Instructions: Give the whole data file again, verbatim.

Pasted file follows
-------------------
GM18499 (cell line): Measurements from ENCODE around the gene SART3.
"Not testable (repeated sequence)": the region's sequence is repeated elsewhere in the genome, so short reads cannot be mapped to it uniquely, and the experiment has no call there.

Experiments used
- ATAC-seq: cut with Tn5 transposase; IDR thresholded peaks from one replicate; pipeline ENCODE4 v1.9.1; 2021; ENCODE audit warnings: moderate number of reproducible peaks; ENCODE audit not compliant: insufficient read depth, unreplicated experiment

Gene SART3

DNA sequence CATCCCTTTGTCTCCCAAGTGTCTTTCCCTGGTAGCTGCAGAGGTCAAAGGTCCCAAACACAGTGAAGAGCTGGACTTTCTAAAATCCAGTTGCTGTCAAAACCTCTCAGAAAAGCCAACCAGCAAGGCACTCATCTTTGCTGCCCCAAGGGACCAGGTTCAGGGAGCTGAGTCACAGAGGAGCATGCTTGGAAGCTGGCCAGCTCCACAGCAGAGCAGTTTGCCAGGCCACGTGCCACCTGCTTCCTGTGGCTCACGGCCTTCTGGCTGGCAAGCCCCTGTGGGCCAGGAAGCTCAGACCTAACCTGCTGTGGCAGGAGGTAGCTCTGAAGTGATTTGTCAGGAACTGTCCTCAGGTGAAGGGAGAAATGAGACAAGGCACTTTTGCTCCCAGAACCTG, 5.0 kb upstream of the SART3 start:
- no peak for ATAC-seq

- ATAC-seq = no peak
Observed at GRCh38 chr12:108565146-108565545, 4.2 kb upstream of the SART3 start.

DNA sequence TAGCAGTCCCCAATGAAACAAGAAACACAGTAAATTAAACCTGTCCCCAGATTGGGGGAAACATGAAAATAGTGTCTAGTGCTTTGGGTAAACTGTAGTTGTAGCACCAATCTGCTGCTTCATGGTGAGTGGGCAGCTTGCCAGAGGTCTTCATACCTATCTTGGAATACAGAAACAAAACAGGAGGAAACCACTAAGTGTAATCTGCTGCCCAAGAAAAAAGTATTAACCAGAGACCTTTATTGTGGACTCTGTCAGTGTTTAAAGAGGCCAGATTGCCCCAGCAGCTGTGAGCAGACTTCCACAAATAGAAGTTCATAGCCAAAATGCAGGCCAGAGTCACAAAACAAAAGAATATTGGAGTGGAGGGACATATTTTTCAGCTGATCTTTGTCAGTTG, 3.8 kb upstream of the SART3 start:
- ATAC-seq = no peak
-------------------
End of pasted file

GM18499 (cell line): Measurements from ENCODE around the gene SART3.
"Not testable (repeated sequence)": the region's sequence is repeated elsewhere in the genome, so short reads cannot be mapped to it uniquely, and the experiment has no call there.

Experiments used
- ATAC-seq: cut with Tn5 transposase; IDR thresholded peaks from one replicate; pipeline ENCODE4 v1.9.1; 2021; ENCODE audit warnings: moderate number of reproducible peaks; ENCODE audit not compliant: insufficient read depth, unreplicated experiment

Gene SART3

DNA sequence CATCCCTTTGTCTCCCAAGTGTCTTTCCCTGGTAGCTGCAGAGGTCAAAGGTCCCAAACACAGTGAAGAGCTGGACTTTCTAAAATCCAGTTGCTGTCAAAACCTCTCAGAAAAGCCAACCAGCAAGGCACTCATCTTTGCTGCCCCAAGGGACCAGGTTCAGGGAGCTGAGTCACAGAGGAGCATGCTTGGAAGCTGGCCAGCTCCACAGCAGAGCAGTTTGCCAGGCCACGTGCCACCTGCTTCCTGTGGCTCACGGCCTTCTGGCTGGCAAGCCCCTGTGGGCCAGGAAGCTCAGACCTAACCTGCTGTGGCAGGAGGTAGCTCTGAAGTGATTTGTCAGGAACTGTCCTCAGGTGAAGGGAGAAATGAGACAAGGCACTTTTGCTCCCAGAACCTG, 5.0 kb upstream of the SART3 start:
- no peak for ATAC-seq

- ATAC-seq = no peak
Observed at GRCh38 chr12:108565146-108565545, 4.2 kb upstream of the SART3 start.

DNA sequence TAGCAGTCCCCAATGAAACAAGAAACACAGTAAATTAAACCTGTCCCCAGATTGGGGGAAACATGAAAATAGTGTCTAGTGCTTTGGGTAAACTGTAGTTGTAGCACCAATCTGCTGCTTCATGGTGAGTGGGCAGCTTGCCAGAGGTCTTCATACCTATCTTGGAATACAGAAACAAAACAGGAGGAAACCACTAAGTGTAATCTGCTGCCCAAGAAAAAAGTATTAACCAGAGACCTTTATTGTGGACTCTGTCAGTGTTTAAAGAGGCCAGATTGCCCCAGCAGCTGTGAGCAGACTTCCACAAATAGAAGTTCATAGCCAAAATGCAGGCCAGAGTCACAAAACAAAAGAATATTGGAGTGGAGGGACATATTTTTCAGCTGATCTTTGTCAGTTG, 3.8 kb upstream of the SART3 start:
- ATAC-seq = no peak